1. How to Track Stock Investment Performance for Future Investments

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Published: 03rd April 2015
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Ram is furious that his stock’s price tumbled after announcement of results. He is not mad because the stock prices went down but because he felt the announced results were excellent and would warrant a sharp upturn in price. He argued with his friends about the stupidity of price determination in stock markets and concluded that the markets lacked fairness or proper stock performance analysis methods. Looking up the historical stock quote prices gave no indication of the current scenario. He is so convinced that arbitrariness prevails in stock markets and there is no room for rational thinking.

Shyam is agitated too because his stock’s price went sharply up after he sold them. He is frustrated because the company announced dismal results and he looked forward for a big correction in stock price following the announcement. On the contrary, stock price went up after announcement of poor results. This was despite his spending enormous amount of time using many stock portfolio tracker systems online and doing stock performance analysis every now and then. Shyam is now so very convinced that the market follows no sensible logic and the stock prices tend to move in tandem with market operators’ moves.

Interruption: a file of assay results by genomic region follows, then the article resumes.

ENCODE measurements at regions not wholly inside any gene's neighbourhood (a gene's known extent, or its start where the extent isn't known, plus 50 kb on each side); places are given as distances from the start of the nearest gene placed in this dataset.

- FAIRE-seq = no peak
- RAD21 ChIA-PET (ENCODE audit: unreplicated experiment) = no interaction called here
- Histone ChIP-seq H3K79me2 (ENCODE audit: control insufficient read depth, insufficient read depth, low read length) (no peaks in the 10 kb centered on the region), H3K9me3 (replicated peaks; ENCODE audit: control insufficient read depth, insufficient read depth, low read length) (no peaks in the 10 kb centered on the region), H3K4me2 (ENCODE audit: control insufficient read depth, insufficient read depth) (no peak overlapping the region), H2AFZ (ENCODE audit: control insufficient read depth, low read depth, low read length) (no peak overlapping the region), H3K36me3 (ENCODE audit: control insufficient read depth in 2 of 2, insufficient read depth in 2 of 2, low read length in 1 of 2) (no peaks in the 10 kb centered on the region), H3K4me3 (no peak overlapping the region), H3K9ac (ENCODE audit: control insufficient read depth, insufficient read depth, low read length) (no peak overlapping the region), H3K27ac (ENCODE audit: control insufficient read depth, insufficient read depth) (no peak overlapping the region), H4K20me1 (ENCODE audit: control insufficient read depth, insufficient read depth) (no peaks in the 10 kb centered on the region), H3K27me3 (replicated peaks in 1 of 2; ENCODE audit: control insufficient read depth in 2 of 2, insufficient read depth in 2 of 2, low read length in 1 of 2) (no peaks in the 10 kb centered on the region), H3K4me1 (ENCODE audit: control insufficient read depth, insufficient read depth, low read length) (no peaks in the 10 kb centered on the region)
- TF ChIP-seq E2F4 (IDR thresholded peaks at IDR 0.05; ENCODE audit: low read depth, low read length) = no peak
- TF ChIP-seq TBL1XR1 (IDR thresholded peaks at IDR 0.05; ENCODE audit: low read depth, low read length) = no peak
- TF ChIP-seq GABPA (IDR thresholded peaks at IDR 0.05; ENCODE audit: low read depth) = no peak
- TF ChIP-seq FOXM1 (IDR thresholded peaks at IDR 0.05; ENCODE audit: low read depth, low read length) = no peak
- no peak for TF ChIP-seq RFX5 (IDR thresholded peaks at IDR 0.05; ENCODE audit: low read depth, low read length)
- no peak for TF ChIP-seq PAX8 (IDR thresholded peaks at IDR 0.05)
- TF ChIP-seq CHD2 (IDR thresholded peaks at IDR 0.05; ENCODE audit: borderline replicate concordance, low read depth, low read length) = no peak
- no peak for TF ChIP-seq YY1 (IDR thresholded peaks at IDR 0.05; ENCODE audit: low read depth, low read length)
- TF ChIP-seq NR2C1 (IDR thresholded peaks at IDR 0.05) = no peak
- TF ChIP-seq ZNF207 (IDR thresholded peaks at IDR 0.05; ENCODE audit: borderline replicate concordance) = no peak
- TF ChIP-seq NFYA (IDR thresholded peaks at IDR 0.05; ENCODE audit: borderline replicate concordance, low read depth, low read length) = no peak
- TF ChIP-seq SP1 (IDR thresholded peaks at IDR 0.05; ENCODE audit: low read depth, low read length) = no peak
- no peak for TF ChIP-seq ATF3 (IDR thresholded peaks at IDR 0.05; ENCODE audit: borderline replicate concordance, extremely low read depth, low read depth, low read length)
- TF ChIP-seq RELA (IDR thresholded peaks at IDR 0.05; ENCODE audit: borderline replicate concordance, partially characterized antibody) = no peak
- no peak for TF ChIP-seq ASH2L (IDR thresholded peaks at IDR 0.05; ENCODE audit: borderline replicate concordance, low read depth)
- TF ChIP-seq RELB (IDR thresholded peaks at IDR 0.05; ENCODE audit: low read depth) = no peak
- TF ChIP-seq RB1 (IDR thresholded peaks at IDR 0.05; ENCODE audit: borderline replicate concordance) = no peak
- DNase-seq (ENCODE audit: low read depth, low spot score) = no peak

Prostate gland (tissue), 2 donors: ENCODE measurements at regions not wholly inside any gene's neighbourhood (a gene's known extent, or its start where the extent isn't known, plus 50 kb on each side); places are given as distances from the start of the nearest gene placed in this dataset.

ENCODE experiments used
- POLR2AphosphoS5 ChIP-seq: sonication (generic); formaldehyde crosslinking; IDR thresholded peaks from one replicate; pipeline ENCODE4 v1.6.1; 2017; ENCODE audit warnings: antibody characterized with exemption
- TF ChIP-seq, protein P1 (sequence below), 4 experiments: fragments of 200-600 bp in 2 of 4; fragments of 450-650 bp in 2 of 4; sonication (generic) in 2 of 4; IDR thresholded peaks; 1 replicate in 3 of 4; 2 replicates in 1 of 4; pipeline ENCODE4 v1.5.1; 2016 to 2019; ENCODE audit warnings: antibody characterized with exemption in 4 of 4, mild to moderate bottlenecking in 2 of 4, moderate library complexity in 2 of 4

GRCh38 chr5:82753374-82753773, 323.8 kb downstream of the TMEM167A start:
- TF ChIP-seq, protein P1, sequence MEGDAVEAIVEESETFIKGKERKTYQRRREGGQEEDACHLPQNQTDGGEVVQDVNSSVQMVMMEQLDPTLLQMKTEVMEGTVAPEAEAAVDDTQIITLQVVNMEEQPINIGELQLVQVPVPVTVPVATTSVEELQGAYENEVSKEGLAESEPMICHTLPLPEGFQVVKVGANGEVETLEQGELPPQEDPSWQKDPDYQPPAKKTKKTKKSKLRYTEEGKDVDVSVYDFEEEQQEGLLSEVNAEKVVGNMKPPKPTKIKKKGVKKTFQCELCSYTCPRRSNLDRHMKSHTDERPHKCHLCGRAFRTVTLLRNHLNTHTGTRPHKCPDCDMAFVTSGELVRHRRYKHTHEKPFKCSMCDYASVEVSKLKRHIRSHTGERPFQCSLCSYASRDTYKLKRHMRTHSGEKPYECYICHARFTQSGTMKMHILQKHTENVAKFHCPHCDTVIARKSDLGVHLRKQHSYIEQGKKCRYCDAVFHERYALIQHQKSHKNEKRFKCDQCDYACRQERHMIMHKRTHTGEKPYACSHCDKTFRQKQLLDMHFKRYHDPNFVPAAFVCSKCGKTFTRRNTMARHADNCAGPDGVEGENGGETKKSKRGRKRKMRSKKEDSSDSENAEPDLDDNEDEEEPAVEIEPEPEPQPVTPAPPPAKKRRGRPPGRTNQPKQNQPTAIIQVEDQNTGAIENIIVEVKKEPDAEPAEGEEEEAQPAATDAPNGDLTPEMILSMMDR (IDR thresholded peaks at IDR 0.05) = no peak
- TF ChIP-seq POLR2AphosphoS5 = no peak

Ram and Shyam are the names assumed for an average investor in India today. Many investors tend to believe that riding a wave is best solution in stock markets than attempting to trace historical stock prices and put valuation models to work. Dealers at brokerage houses, who are paid a salary linked to the revenue generated, endorse this in full glee. For them, the more people trade for shorter duration, the better.

In markets that are characterized by more than 95% trading volumes and only 5% or less in delivery backed trades, it is hardly surprising that vast number of participants have turned themselves into day traders or position traders in derivative market. While screen based trading has laid a level playing field for all brokers, fierce competition among brokerages has led to development of an undesirable trend of enticing gullible investors into day trading or derivative trading by the dealers of several brokerage houses.

With more and more number of players taking ultra-short term stands on companies, volatility in prices is on the rise. Majority of such positions are meant to be closed after the event like announcement of results by companies, and are impacting the price discovery process of shares. Often cumulative effect of such unwinding positions lead to distortion in price discovery process. This group of short term traders bet on events or news for short times and they move on to some other share, post event.